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Archive for June, 2006

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Movie Review: The Da Vinci Code

Wednesday, June 7th, 2006

At this point, everybody basically knows what this movie is about, how it came from a best-selling novel, and all of the associated controversy, etc. So I’ll just get right to the point: I liked it. A lot.

Which is not to say I disagree with the vast majority of reviews out there – it’s very detailed, very hard to follow, and very slow moving at times. I just don’t see why this makes it a bad movie. In fact, having read the book, these are the very things about the book I enjoyed most. So the fact that the same traits exist in the movie doesn’t put me off, it meets my expectations.

At the end of the day, this is not a summer/popcorn movie. It’s a murder mystery wrapped in an Indiana Jones film, served on a bed of James Bond. It makes you think. If you’re the kind of person who has to go back in the book and re-read chapters to understand the backstory, the movie might be frustrating for you. If that’s the case, I suggest seeing it twice (Note to Ron Howard: please send the check to my home address), or renting the DVD when it comes out so you can pause and rewind to your heart’s content.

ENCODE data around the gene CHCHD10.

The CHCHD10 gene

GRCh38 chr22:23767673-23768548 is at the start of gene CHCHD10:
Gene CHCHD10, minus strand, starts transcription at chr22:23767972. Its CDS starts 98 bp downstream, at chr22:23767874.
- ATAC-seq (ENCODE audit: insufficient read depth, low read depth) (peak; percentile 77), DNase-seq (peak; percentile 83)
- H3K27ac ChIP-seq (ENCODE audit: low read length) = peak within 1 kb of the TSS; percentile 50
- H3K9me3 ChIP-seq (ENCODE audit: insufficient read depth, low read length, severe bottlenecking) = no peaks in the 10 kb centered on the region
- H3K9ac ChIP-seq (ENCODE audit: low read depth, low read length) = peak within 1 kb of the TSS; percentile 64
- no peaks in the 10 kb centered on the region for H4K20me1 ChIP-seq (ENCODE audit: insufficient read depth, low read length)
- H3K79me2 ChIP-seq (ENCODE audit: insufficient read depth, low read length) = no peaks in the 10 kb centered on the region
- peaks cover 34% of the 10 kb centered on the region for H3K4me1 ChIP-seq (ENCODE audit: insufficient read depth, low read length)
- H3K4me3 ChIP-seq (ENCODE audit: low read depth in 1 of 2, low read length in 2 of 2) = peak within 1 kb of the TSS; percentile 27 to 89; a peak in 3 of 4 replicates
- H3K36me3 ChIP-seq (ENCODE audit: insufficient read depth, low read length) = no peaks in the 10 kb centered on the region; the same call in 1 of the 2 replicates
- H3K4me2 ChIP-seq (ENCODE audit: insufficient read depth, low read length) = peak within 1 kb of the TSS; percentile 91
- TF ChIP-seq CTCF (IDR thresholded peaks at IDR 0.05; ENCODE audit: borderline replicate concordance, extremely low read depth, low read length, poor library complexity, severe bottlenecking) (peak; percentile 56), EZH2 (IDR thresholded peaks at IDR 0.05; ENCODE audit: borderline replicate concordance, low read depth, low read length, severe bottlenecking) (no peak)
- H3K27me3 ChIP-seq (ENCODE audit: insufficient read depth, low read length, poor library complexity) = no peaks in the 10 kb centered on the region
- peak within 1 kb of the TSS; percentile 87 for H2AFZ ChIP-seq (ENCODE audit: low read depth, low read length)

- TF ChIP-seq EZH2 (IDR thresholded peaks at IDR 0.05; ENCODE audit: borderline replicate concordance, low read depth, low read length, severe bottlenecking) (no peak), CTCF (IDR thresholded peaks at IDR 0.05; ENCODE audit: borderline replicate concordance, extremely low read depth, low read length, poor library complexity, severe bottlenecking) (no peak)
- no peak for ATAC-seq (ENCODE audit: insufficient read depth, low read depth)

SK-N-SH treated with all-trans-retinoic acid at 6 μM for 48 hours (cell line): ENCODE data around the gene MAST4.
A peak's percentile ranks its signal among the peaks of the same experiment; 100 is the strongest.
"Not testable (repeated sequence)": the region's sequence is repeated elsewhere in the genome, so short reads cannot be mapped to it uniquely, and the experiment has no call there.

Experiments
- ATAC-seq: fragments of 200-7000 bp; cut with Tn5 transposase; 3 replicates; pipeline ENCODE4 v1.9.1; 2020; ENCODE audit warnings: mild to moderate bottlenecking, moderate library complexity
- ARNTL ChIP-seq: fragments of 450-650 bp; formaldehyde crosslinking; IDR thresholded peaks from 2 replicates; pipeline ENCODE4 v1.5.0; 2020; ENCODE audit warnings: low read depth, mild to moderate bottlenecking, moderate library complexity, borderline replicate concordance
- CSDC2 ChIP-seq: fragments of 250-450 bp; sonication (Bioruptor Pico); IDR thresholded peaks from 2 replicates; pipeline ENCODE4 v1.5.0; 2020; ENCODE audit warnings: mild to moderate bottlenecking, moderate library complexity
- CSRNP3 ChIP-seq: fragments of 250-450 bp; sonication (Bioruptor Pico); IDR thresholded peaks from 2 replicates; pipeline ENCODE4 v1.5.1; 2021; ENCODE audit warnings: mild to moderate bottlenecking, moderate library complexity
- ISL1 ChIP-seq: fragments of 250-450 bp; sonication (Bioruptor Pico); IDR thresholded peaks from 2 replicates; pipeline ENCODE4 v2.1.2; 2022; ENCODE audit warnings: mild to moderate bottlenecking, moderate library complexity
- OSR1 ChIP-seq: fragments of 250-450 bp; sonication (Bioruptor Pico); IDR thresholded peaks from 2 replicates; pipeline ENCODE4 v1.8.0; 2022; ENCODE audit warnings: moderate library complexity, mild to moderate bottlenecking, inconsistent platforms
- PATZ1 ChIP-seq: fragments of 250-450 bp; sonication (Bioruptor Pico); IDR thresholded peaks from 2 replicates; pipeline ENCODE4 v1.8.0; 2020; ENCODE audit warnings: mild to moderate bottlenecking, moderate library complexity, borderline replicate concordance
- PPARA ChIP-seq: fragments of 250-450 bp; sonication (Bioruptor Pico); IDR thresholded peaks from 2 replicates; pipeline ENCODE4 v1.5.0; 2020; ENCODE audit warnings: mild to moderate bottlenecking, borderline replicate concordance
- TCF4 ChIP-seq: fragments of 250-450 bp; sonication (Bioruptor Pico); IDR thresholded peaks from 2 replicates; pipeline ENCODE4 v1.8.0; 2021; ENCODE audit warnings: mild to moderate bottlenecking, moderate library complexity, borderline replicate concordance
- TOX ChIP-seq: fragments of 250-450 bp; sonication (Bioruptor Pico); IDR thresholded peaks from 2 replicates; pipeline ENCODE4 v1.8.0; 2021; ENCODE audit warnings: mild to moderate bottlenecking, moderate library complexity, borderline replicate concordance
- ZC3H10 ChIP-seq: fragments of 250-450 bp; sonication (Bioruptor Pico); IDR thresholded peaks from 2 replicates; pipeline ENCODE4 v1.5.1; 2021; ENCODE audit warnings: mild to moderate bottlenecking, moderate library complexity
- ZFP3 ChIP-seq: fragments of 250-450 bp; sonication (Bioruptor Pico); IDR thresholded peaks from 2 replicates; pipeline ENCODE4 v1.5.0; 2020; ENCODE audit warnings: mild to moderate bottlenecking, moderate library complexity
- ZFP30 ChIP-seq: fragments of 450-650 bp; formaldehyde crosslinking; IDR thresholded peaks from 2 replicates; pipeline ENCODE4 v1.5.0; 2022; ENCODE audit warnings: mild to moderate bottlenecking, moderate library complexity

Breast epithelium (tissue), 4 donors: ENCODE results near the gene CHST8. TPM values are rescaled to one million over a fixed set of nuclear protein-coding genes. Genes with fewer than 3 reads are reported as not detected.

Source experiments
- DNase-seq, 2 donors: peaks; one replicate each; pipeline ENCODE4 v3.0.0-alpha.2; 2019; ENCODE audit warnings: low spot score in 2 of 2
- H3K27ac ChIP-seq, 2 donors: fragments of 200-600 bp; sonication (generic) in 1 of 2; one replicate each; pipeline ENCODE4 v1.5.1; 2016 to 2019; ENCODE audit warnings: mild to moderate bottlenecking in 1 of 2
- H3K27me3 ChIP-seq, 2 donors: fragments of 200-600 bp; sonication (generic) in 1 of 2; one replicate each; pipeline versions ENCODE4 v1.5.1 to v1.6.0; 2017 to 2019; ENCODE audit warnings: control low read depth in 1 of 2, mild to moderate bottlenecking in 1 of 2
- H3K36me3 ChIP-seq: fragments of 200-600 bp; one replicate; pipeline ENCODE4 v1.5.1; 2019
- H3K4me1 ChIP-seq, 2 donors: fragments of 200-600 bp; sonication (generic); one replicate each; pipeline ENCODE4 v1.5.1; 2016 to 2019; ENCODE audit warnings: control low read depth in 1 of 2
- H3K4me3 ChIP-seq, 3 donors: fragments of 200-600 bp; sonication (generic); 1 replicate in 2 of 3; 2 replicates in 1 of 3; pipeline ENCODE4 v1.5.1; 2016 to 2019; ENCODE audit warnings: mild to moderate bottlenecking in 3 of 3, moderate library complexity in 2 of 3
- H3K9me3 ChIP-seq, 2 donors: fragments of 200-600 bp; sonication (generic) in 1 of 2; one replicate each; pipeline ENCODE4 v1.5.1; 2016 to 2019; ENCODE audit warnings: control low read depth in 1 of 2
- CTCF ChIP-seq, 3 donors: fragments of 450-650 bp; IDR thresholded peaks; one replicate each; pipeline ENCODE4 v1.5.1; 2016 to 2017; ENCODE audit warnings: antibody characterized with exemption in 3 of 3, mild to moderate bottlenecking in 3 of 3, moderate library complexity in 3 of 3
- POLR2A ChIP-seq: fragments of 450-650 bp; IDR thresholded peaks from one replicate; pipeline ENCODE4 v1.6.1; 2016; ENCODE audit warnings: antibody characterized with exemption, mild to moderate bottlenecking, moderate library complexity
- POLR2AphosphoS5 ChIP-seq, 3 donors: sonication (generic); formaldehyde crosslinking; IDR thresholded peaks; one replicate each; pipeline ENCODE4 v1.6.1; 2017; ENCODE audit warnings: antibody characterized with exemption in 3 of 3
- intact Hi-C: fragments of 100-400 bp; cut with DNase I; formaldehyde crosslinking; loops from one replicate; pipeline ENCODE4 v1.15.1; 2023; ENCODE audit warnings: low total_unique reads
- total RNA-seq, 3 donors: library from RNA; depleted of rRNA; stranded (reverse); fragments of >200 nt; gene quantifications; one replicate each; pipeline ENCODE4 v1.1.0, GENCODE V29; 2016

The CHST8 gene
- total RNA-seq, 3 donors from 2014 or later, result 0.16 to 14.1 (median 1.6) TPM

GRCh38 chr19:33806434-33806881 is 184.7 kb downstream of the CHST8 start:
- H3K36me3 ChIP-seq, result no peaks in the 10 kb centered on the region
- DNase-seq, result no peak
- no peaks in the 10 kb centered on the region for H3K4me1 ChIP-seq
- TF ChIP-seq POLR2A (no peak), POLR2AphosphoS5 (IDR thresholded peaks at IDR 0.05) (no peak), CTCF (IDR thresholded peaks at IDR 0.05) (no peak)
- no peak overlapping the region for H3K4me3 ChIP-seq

Ironically, the movie does a very clever job of bypassing some of the most tedious scenes in the book. [Don't worry, I'll avoid spoilers here, I promise.] The one that jumps out in my mind is a long scene in the book where the main characters go to a public library to research one of the story’s many riddles, running various queries through the library’s super-computer to eventually discover the answer. In the movie, they borrow a cell phone from a stranger, and use the phone’s web browser to find the answer on the first try.

The other thing about the movie that surprised me was the degree to which the main character, Dr. Randall Langdon (Tom Hanks) disputes the theories that have caused all the controversy in the real-life press. Other characters (most notably Ian McKellan’s Lee Teabing) advance the theories of Mary Magdalene as the wife of Jesus, etc., and Langdon rushes to point out that all of this is unproven theory. Teabing eventually wins the argument, of course, but Langdon is always in the background, shaking his head and rolling his eyes. Even when educating the overwhelmed and naive Sophie Neveu (Audrey Tautou), Langdon couches his explanations in phrases like “Some people claim…” and “The story goes that…” At one point, Neveu asks Langdon, “Do you really believe all of this?” and Langdon responds, “We’ve been sucked into a world where people do believe it . . . enough to resort to murder.” Some of this exists in the book, but it seemed much more prominent on screen. I would call it a nod of respect to the Catholic Church by director Ron Howard, but the Church has been so vocal about the movie before seeing it that I can’t imagine they’d acknowledge it at this point.